The site between 419 and 225 Griffin Road is proposed to have 60 apartments for people transitioning out of homelessness or insecure housing.

Former Lakeland City Manager Gene Strickland has plans with two businesses to turn a piece of vacant land he currently owns on Griffin Road into a housing complex for people transitioning from homelessness or insecure housing.

The plans are for a four-story building with 60 one- and two-bedroom apartments to go up at 419 and 225 Griffin Road. The property is between Lakeland Hills Boulevard and U.S. 98 North.

Strickland will ask the City Commission on Monday to designate the property as a brownfield under Florida law because of years of rainwater runoff from the parking lot of an adjacent apartment complex. The brownfield designation will allow the builders to obtain a refund on sales tax paid when purchasing the building materials, Strickland said.

He is working with Carrfour Supportive Housing, which will partner with Green Mills Group to build Griffin Lofts on the property.

City officials said they are currently conducting site plan and building permits review. Strickland said because of a creek or drainage ditch cutting through part of the property, he is only developing the west two-thirds of the 3.5 acre property.

“This is my fifth brownfields designation, so it really helps develop or get a refund on the sales tax for materials used in construction,” Strickland told the commissioners at Friday morning’s agenda study meeting. “So it’ll be a nice project on that road.”

City Attorney Palmer Davis said state law allows for a brownfield designation if there’s either environmental contamination or the perception of environmental contamination.

“There doesn’t actually have to be contamination on the property, but when you’re dealing with a property within a redevelopment area, CRA, and you’re doing affordable housing, the threshold is very low for designating these things in the brownfield area.”

The project includes 38 one-bedroom apartments and 22 two-bedroom apartments, according to a city of Lakeland update on affordable-housing projects.

Forty-eight of the units are targeted for those at 60% or below Lakeland’s area median income — which equates to 28,380 for an individual of $40,500 for a family of four — and 12 units are for those at 40% or less — $16,555 for an individual or $23,625 for a family of four, Oscar Sol of Green Mills told The Ledger.

Green Mills has developed several subsidized-housing communities in the Midtown area.  They are currently building Parker Point at 900 East Bella Vista St., just south of Tigertown and adjacent to the senior living facility Osprey Manor.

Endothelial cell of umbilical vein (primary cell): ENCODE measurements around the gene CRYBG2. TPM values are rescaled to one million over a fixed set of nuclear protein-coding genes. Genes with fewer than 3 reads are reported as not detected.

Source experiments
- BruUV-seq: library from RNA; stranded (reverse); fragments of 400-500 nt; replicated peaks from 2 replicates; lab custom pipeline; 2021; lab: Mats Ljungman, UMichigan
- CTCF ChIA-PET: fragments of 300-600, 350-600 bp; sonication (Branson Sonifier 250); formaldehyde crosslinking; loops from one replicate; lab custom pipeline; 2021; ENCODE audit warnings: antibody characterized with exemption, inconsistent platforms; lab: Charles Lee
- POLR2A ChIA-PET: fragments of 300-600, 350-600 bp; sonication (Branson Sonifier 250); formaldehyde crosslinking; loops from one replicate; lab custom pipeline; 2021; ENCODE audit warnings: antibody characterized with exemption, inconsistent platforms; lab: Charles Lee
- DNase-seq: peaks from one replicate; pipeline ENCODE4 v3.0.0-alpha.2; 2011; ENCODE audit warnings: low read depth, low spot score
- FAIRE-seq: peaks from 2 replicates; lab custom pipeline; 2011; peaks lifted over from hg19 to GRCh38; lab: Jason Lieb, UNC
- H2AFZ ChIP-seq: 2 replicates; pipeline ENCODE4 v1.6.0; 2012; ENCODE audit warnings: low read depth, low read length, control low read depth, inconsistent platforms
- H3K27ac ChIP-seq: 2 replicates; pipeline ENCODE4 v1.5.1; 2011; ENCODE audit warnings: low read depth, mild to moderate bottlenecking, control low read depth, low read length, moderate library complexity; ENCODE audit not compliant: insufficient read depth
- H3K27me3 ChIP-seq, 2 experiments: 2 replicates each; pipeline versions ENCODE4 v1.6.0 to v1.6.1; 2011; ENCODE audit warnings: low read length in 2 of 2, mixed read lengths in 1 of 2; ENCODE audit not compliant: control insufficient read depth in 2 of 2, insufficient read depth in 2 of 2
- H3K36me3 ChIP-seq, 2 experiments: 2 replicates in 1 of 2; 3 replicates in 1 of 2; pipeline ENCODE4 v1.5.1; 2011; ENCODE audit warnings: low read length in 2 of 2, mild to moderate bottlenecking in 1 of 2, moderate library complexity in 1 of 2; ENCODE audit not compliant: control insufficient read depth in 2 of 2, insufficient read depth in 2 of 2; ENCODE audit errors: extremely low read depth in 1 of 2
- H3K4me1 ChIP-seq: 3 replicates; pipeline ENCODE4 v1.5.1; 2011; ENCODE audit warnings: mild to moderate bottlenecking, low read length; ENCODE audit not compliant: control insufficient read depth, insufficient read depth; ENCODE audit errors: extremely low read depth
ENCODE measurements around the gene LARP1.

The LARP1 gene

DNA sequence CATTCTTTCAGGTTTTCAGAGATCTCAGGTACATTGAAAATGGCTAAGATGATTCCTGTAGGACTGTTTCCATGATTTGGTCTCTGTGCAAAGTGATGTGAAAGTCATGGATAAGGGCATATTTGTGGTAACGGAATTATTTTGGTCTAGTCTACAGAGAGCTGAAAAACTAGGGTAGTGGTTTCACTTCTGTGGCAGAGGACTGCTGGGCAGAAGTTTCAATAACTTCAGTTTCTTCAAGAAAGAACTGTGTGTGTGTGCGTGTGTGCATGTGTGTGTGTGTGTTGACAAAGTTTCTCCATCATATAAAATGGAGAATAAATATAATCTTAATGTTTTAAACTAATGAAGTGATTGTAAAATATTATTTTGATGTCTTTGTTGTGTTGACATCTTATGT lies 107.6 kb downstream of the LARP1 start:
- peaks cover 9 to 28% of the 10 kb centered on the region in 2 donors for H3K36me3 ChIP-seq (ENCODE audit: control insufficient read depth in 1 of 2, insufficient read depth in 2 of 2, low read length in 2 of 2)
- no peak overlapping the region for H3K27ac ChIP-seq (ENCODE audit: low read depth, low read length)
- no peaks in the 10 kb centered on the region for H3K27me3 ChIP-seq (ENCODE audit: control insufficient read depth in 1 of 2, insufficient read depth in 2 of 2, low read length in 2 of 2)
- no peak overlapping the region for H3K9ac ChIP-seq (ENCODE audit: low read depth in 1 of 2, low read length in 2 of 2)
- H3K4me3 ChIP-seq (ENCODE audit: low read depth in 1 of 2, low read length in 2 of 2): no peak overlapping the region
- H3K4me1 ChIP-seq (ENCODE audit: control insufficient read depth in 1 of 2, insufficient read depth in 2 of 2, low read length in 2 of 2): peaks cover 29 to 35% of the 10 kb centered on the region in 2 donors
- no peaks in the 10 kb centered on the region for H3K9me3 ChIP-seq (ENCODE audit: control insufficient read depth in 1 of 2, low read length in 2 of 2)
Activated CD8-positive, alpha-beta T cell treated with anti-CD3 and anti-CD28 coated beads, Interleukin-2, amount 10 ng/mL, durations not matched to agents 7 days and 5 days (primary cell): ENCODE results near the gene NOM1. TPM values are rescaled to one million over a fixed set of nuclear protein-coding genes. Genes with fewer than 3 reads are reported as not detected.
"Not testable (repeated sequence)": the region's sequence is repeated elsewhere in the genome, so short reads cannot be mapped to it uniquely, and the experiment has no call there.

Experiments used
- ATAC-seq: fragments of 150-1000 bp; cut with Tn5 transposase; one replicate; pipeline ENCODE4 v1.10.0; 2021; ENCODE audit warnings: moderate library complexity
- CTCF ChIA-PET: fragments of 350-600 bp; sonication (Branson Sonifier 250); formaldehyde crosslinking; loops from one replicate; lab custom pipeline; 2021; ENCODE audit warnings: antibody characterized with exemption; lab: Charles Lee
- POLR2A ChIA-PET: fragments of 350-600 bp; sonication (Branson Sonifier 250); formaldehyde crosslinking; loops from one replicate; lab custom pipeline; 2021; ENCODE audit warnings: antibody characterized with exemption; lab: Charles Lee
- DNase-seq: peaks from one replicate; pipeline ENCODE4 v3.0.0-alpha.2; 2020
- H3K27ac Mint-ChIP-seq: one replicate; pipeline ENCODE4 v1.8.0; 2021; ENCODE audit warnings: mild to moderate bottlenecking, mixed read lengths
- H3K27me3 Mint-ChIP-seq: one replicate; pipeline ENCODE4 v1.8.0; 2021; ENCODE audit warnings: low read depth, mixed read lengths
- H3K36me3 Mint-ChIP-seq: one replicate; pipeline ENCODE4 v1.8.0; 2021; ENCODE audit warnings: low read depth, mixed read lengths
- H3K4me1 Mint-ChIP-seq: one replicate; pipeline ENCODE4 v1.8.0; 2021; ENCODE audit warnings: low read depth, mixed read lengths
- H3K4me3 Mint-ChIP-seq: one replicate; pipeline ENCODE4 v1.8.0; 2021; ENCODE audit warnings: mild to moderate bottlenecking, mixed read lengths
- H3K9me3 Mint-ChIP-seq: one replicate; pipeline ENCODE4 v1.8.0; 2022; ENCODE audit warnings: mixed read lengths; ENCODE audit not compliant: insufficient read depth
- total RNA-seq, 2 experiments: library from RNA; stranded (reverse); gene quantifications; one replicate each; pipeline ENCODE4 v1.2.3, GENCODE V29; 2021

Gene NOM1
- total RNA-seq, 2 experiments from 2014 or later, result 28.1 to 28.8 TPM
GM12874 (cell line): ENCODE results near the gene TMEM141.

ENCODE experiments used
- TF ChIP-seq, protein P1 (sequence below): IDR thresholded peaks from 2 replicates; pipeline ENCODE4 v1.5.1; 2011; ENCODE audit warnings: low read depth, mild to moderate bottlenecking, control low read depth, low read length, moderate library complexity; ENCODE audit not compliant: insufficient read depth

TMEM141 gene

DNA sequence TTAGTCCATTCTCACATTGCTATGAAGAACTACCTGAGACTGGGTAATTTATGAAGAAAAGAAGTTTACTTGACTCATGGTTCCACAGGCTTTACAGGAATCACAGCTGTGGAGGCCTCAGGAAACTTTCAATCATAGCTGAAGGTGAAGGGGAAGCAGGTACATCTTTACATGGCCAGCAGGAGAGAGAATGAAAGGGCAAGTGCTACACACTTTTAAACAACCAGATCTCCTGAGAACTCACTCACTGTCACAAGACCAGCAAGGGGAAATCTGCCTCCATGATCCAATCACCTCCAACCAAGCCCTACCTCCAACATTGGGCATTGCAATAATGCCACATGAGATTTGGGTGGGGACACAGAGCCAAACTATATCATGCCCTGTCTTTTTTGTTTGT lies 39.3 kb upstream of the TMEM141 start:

The 90 affordable housing units there are expected to open there over the summer.

Other GreenMills projects in Midtown include Aida Palms and Midtown Lofts.

Strickland said the property on Griffin Road will be owned by Carrfour, one of the top “support-housing nonprofit companies in Florida.”  Green Mills, he said, is helping to develop the site, but will turn it over to Carrfour to operate.

City officials said they anticipate ground being broken on the Griffin Road project by July.

A 320-unit apartment complex is planned for the site of the old Carpenter’s Home Church.

City officials are also considering more changes along Carpernters Way in North Lakeland.

City Commissioners are being asked to amend an ordinance to allow a 320-unit apartment building on the former site of Carpenter’s Home Church. That would be an alternative development to the existing approval for 558 multi-family units for the elderly and a 150-bed skilled nursing facility at 777 Carpenters Way.

Current zoning allows for up to a six-story building, along with two, two-story buildings. The change would allow three and four-story buildings on the property, which also has frontage on Lake Gibson.

The market-rate apartment complex would be nestled between the Lake Gibson Village assisted living facility and Lake Gibson Estates single-family subdivision to the east, and the Estates at Carpenters retirement community and the Lake Gibson Village Health and Rehabilitation Center to the west. There is a large wetland area and the Lakeside Hills Estates mobile home park to the north.

Carpenter’s Home Church was torn down in 2014 and the land has sat vacant since then. The large oak trees on the property are being saved.

This is the latest in a series of changes along Carpernter’s Way.  City Commissioners approved a modified version of a plan for 954 homes, townhomes and apartments on the former Wedgewood Golf Course at Carpenter’s Home in December.

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Kimberly C. Moore, who grew up in Lakeland, has been a print, broadcast and multimedia journalist for more than 30 years. Before coming to LkldNow in the spring of 2022, she was a reporter for four years with The Ledger, first covering Lakeland City Hall and then Polk County schools. She is the author of “Star Crossed: The Story of Astronaut Lisa Nowak," published by University Press of Florida. Reach her at or 863-272-9250.

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